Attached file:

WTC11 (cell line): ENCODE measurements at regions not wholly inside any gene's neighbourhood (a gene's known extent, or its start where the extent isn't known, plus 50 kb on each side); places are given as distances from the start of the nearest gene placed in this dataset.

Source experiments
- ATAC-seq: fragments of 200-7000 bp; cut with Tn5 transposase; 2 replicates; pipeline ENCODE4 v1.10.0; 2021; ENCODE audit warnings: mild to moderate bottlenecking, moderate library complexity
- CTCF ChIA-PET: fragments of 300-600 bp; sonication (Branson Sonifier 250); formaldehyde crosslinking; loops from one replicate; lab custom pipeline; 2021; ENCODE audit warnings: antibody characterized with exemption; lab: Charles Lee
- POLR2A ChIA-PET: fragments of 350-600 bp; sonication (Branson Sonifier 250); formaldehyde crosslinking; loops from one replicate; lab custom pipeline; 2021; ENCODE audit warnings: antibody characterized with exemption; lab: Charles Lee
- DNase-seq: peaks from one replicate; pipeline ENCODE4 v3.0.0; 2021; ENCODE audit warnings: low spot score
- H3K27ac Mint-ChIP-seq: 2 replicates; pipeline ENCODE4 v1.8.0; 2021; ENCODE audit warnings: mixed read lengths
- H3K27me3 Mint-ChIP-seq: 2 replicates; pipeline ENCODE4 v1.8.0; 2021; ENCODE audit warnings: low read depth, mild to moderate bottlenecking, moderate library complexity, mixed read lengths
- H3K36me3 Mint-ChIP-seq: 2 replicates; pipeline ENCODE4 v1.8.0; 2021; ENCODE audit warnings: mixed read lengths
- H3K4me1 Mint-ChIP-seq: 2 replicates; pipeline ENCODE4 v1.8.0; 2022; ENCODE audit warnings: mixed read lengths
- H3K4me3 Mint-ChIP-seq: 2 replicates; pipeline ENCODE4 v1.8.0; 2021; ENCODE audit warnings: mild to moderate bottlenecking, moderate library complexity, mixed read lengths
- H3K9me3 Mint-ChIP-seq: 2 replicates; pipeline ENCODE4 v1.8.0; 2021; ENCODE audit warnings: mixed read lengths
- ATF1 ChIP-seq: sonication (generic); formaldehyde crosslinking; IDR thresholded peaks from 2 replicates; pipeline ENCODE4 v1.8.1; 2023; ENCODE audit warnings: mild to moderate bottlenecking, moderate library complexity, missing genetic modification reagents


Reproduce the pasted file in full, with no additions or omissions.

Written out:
WTC11 (cell line): ENCODE measurements at regions not wholly inside any gene's neighbourhood (a gene's known extent, or its start where the extent isn't known, plus 50 kb on each side); places are given as distances from the start of the nearest gene placed in this dataset.

Source experiments
- ATAC-seq: fragments of 200-7000 bp; cut with Tn5 transposase; 2 replicates; pipeline ENCODE4 v1.10.0; 2021; ENCODE audit warnings: mild to moderate bottlenecking, moderate library complexity
- CTCF ChIA-PET: fragments of 300-600 bp; sonication (Branson Sonifier 250); formaldehyde crosslinking; loops from one replicate; lab custom pipeline; 2021; ENCODE audit warnings: antibody characterized with exemption; lab: Charles Lee
- POLR2A ChIA-PET: fragments of 350-600 bp; sonication (Branson Sonifier 250); formaldehyde crosslinking; loops from one replicate; lab custom pipeline; 2021; ENCODE audit warnings: antibody characterized with exemption; lab: Charles Lee
- DNase-seq: peaks from one replicate; pipeline ENCODE4 v3.0.0; 2021; ENCODE audit warnings: low spot score
- H3K27ac Mint-ChIP-seq: 2 replicates; pipeline ENCODE4 v1.8.0; 2021; ENCODE audit warnings: mixed read lengths
- H3K27me3 Mint-ChIP-seq: 2 replicates; pipeline ENCODE4 v1.8.0; 2021; ENCODE audit warnings: low read depth, mild to moderate bottlenecking, moderate library complexity, mixed read lengths
- H3K36me3 Mint-ChIP-seq: 2 replicates; pipeline ENCODE4 v1.8.0; 2021; ENCODE audit warnings: mixed read lengths
- H3K4me1 Mint-ChIP-seq: 2 replicates; pipeline ENCODE4 v1.8.0; 2022; ENCODE audit warnings: mixed read lengths
- H3K4me3 Mint-ChIP-seq: 2 replicates; pipeline ENCODE4 v1.8.0; 2021; ENCODE audit warnings: mild to moderate bottlenecking, moderate library complexity, mixed read lengths
- H3K9me3 Mint-ChIP-seq: 2 replicates; pipeline ENCODE4 v1.8.0; 2021; ENCODE audit warnings: mixed read lengths
- ATF1 ChIP-seq: sonication (generic); formaldehyde crosslinking; IDR thresholded peaks from 2 replicates; pipeline ENCODE4 v1.8.1; 2023; ENCODE audit warnings: mild to moderate bottlenecking, moderate library complexity, missing genetic modification reagents